Entrepreneurs from low-skilled immigrant groups in knowledge-intensive industries: company characteristics, survival and innovative performance

Entrepreneurs from low-skilled immigrant groups in knowledge-intensive industries: company... This paper analyzes how companies of immigrant entrepreneurs in knowledge-intensive industries differ from companies of native entrepreneurs with respect to start-up characteristics, company survival and innovative performance. I focus on immigrants from the “recruitment countries” of south and southeast Europe, who arrived in Germany mainly in the 1970s to fill labor shortages. They are the largest immigrant group in Germany and can be reliably identified via ethnic name coding. Companies owned exclusively by immigrants tend to be smaller and have higher exit rates. After controlling for size and other company characteristics, I find no differences in patenting activity compared to companies owned exclusively by natives. http://www.deepdyve.com/assets/images/DeepDyve-Logo-lg.png Small Business Economics Springer Journals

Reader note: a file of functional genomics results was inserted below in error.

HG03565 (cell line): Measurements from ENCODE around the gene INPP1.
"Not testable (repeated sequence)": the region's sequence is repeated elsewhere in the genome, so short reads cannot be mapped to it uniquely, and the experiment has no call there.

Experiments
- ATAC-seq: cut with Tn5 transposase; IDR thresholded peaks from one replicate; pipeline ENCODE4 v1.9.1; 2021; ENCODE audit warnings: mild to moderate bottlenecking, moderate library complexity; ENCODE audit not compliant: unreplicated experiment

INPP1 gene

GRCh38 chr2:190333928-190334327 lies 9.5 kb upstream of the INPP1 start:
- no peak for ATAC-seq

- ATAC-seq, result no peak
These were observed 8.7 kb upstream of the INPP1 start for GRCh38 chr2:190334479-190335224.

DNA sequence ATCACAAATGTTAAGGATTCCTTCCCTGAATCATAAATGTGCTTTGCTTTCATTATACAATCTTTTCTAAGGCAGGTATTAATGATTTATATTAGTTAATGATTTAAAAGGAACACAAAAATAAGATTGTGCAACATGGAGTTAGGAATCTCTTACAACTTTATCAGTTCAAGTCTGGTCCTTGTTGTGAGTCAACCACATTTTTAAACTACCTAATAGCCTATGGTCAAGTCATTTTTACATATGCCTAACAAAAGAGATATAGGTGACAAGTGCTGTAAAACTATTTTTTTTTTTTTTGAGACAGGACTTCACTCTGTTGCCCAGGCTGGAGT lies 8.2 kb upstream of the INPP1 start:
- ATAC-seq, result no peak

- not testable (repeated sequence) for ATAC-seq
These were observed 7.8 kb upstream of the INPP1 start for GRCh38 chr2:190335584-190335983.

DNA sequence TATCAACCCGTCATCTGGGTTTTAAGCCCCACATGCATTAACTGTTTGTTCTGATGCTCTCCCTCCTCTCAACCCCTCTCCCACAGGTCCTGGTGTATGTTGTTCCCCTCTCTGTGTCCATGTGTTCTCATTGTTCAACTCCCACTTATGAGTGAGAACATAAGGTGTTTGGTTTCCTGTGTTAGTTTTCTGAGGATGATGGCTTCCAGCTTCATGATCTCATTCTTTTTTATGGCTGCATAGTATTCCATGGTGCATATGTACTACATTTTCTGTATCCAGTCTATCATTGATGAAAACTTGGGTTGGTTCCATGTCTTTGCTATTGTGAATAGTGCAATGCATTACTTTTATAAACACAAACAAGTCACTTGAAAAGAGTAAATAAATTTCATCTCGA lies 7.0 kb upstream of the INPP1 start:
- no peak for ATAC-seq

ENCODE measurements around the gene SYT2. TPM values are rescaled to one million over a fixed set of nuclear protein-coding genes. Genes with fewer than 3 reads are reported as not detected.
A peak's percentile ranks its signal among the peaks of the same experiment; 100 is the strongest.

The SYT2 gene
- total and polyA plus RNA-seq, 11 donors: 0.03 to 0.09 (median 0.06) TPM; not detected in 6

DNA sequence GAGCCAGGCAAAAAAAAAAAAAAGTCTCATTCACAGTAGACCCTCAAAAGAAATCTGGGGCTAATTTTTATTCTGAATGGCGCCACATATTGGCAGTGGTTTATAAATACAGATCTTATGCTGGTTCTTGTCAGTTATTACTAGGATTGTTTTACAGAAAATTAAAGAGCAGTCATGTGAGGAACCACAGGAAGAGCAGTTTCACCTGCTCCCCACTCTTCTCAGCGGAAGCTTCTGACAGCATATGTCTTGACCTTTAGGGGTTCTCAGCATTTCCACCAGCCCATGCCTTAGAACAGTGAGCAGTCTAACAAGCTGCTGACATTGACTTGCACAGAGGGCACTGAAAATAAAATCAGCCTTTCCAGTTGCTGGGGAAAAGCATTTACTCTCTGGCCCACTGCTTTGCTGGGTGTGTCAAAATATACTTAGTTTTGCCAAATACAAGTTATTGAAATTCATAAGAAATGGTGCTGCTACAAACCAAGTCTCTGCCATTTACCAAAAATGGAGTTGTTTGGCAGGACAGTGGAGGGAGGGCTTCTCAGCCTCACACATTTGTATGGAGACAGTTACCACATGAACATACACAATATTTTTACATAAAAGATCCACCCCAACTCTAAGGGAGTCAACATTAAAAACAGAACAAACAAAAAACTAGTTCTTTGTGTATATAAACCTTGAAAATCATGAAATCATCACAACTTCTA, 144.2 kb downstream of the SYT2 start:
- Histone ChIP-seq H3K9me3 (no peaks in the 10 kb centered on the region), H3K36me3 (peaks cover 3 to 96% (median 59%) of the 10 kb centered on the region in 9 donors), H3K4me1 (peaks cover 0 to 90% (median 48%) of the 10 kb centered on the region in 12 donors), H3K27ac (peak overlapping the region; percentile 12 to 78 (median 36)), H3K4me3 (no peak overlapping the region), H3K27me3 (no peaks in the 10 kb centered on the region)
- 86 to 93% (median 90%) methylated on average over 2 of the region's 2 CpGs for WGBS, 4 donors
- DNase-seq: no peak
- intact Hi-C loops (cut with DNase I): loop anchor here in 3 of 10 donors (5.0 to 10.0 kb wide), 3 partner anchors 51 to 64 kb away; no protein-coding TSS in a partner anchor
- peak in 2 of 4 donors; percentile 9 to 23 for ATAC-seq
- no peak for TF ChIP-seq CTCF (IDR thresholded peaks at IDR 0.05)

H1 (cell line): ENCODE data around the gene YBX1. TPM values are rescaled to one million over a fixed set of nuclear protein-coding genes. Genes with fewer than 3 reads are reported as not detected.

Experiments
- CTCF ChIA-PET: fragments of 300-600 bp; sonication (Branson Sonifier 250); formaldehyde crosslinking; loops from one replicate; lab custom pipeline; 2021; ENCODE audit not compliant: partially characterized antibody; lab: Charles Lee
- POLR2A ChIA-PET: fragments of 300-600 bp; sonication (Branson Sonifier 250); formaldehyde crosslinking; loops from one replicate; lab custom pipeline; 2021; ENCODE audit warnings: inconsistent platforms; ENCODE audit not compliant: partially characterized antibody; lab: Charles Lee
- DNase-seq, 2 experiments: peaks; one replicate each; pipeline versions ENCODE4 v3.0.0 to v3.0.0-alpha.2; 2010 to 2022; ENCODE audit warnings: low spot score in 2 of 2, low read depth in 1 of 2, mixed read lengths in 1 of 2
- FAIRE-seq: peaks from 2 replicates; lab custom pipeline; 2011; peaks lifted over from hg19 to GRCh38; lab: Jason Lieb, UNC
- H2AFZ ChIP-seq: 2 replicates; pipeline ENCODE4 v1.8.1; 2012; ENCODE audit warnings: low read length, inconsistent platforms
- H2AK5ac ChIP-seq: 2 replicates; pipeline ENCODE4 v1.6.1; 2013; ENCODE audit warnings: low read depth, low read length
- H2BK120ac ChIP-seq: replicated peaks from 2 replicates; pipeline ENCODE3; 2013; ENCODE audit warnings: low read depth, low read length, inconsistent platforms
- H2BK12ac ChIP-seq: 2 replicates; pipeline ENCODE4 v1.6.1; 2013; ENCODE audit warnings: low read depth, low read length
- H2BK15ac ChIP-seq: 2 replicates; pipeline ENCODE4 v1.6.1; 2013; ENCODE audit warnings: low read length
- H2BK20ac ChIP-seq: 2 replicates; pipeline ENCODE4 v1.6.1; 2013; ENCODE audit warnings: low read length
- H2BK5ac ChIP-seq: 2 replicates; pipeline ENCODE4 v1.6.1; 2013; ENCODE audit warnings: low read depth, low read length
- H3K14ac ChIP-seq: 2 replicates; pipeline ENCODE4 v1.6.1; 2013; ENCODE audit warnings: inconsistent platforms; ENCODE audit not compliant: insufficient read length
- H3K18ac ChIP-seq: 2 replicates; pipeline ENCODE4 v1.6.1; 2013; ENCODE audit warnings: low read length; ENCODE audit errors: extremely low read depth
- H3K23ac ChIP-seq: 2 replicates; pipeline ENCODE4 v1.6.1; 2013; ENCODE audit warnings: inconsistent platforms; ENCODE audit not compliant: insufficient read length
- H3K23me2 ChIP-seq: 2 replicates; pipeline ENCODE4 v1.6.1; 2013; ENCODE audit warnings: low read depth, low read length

Entrepreneurs from low-skilled immigrant groups in knowledge-intensive industries: company characteristics, survival and innovative performance

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Publisher
Springer US
Copyright
Copyright © 2013 by Springer Science+Business Media New York
Subject
Economics / Management Science; Management/Business for Professionals; Microeconomics; Entrepreneurship; Industrial Organization
ISSN
0921-898X
eISSN
1573-0913
D.O.I.
10.1007/s11187-013-9498-4
Publisher site
See Article on Publisher Site

Abstract

This paper analyzes how companies of immigrant entrepreneurs in knowledge-intensive industries differ from companies of native entrepreneurs with respect to start-up characteristics, company survival and innovative performance. I focus on immigrants from the “recruitment countries” of south and southeast Europe, who arrived in Germany mainly in the 1970s to fill labor shortages. They are the largest immigrant group in Germany and can be reliably identified via ethnic name coding. Companies owned exclusively by immigrants tend to be smaller and have higher exit rates. After controlling for size and other company characteristics, I find no differences in patenting activity compared to companies owned exclusively by natives.

Journal

Small Business EconomicsSpringer Journals

Published: Jul 24, 2013

References

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